The real problem here is that the difference between a competent and an incompetent professional is usually entirely opaque to the consumer. What exactly constitutes a “low-performing agent”? As far as the insurance company is concerned, that’s going to be his loss ratio, something the consumer doesn’t care about at all. The percentage of losses where coverage is denied? Given that agents don’t always file claims–plaintiffs’ lawyers do a lot of that–this doesn’t tell us much either.

      And what would constitute a “low-performing” attorney? I do tort defense. The vast majority of my cases wind up with the client (or rather their insurer) paying money in a settlement. Does this go in the “loss” column? Maybe, maybe not, but I don’t get to pick my clients. Same goes for criminal defense attorneys: most of their clients are guilty as sin. Indeed, most state bars explicitly prohibit advertising on the basis of “success rate” and require any mention of previous victories to be accompanied by a warning that past results are no guarantee of future performance. Really, a “high-performing” attorney is one who can efficiently resolve cases with a minimum of expense and time. If you can put a number on that, you’re going to make a ton of money. But you can’t, which is why no one has yet.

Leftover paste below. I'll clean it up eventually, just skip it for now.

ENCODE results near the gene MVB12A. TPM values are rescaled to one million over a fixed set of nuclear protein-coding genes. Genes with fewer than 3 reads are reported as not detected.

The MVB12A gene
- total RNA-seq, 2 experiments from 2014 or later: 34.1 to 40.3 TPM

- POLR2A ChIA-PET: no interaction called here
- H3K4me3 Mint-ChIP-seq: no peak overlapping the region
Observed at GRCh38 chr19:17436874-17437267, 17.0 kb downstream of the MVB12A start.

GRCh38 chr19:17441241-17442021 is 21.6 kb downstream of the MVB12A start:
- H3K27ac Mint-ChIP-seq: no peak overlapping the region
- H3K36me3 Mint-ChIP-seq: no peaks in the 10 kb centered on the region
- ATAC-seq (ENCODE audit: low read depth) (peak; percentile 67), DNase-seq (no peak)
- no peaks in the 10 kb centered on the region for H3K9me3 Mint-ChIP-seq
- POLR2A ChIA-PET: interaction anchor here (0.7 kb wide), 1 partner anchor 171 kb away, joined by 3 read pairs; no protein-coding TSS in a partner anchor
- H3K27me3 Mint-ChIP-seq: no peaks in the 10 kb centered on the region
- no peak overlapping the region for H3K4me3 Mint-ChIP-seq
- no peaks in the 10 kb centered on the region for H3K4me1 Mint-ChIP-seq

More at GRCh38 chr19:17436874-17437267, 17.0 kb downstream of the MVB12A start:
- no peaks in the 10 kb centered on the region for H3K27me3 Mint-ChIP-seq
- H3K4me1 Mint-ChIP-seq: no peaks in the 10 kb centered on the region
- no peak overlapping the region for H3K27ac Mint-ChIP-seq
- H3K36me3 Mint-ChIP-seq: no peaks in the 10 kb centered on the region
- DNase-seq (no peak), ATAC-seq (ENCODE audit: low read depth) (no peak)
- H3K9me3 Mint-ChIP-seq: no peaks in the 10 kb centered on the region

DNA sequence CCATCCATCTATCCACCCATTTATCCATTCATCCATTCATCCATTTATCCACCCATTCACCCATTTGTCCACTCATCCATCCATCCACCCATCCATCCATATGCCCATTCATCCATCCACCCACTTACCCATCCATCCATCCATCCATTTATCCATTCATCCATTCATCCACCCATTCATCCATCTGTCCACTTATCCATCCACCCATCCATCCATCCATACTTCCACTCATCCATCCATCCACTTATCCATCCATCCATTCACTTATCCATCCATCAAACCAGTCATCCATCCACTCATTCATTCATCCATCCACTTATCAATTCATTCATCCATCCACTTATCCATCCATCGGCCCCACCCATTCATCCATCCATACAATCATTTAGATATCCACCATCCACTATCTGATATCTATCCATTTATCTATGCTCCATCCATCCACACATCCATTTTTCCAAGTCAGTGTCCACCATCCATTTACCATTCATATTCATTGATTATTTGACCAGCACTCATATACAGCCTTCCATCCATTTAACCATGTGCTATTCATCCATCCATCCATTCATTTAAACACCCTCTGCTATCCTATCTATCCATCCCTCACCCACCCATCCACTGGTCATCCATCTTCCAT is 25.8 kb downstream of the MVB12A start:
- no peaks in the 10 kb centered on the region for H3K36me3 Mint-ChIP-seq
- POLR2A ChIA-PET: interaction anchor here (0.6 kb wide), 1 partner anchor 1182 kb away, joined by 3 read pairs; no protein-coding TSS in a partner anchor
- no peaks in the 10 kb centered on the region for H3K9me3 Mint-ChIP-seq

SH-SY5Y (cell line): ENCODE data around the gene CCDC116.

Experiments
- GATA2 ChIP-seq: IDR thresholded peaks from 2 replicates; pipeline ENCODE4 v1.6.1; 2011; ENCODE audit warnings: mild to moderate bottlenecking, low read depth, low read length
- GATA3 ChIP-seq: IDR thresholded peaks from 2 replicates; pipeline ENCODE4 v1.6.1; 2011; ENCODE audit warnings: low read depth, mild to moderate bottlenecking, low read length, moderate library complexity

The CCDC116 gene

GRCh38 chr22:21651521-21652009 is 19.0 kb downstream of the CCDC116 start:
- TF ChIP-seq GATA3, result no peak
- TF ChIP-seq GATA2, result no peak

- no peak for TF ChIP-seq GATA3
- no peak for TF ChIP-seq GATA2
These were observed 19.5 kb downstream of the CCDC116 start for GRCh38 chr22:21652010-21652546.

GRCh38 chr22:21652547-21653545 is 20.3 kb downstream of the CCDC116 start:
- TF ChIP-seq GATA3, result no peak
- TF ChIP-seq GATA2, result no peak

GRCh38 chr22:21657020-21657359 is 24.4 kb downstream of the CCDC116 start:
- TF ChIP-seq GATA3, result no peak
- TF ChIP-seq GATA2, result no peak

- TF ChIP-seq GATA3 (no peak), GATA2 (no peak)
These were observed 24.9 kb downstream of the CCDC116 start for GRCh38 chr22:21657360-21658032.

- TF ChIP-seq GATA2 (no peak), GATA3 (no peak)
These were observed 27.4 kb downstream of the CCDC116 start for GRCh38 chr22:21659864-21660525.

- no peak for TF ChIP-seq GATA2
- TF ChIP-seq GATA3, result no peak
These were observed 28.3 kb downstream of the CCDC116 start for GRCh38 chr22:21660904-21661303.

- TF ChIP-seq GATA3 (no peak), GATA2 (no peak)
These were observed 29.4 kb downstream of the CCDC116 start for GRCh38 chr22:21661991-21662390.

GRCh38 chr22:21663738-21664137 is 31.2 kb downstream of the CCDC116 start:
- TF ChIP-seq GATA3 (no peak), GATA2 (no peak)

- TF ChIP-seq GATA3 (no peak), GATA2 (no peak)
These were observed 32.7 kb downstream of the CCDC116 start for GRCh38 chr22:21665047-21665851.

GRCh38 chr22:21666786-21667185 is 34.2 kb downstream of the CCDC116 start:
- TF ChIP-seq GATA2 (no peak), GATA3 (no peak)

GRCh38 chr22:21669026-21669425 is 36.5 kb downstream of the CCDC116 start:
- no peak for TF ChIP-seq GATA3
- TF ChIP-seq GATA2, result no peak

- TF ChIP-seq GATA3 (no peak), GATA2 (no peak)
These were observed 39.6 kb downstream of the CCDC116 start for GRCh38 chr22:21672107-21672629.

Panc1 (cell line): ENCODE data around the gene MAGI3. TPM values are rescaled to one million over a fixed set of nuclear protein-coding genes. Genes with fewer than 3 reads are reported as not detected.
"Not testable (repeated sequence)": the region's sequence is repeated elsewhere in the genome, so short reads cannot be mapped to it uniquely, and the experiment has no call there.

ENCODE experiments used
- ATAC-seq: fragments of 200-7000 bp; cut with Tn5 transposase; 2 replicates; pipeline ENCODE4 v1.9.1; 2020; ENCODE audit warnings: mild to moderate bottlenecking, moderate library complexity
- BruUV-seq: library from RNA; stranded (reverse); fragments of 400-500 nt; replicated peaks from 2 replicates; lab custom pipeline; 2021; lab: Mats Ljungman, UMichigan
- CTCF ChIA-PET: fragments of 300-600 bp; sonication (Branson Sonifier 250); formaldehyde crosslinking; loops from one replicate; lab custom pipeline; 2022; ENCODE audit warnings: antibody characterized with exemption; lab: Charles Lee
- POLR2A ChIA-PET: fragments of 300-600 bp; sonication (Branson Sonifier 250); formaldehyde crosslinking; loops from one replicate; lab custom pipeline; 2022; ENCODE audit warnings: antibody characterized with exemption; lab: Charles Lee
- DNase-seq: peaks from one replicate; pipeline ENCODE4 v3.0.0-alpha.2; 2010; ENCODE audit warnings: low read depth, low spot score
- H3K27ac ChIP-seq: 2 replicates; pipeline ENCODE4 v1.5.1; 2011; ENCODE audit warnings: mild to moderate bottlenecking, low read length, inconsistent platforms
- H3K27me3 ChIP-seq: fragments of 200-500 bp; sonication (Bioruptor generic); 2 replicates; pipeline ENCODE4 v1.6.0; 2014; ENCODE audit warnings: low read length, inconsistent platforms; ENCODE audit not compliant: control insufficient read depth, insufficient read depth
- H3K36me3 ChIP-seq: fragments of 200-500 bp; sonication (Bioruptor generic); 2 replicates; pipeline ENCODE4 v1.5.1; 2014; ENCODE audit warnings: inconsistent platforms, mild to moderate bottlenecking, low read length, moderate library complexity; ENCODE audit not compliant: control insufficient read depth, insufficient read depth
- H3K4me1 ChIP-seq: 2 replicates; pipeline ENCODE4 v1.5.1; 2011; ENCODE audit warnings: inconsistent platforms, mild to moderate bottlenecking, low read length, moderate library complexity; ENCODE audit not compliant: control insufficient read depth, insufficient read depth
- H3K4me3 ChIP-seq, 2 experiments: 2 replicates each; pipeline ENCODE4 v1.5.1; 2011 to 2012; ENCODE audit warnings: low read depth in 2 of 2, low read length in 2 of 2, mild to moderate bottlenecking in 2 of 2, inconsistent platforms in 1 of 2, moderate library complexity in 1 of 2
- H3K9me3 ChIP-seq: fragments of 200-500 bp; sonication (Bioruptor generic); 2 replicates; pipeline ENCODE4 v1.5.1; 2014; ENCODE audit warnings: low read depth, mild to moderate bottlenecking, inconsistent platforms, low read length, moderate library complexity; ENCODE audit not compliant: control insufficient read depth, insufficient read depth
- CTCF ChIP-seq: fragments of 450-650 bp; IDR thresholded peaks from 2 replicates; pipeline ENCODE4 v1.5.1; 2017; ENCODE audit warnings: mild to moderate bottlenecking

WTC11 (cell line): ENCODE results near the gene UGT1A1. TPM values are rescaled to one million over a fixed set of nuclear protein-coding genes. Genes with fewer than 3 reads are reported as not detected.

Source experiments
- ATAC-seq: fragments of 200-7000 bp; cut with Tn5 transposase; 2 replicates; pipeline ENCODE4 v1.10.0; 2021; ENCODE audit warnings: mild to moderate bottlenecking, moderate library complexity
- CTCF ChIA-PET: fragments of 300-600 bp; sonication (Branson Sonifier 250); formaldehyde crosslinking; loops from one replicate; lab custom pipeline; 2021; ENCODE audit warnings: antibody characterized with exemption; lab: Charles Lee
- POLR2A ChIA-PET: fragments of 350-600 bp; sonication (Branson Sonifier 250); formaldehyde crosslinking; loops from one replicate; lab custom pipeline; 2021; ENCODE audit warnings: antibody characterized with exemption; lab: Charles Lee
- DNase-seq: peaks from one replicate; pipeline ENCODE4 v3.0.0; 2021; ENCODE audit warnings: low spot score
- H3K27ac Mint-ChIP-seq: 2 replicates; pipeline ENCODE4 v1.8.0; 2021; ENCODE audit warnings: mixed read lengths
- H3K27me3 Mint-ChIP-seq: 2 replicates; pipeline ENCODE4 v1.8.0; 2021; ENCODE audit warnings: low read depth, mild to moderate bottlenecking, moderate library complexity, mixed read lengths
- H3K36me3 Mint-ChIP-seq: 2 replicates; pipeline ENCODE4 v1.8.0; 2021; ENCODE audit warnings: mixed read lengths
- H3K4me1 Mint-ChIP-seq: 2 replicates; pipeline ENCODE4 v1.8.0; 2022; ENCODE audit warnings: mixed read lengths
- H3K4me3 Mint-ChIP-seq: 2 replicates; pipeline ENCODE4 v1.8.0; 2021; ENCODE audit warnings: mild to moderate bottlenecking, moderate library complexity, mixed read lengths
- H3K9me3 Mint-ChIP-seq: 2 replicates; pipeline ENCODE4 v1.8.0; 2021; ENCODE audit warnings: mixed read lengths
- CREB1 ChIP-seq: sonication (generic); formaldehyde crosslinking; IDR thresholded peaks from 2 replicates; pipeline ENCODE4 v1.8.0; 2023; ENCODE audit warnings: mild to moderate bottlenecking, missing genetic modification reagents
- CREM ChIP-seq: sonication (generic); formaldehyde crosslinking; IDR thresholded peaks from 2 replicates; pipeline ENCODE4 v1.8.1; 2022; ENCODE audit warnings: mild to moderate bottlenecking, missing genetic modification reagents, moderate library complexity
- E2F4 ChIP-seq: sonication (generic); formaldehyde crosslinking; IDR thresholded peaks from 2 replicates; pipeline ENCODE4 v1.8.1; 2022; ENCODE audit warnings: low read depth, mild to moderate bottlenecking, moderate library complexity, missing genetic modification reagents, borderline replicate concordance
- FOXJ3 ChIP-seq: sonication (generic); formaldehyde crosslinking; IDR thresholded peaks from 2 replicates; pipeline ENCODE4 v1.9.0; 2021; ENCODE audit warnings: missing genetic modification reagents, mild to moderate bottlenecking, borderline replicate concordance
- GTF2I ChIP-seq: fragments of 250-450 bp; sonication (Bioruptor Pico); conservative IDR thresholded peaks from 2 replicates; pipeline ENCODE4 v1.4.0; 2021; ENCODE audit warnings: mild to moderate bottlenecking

The reason ANSI, ISO, etc. work is because they’re engineering standards. Insurance, law, and medicine are not things about which one can do science.

      In short: this is a terrible idea.Report

      • Avatar RTod says:

        Good comments by both James and Ryan, but piggybacking off Ryan….

        “Shifting the operations from the state to a private firm doesn’t actually change anything. What’s the private firm going to do? Collect affidavits that you’ve spent [x] number of hours sitting at a desk.”

        I should also add that – at least in my state – the teaching, classrooms, online tests, etc. are entirely privatized.  The state itself does not do any of these functions.

        “The real problem here is that the difference between a competent and an incompetent professional is usually entirely opaque to the consumer. “

        This.

        “The reason ANSI, ISO, etc. work is because they’re engineering standards. Insurance, law, and medicine are not things about which one can do science.”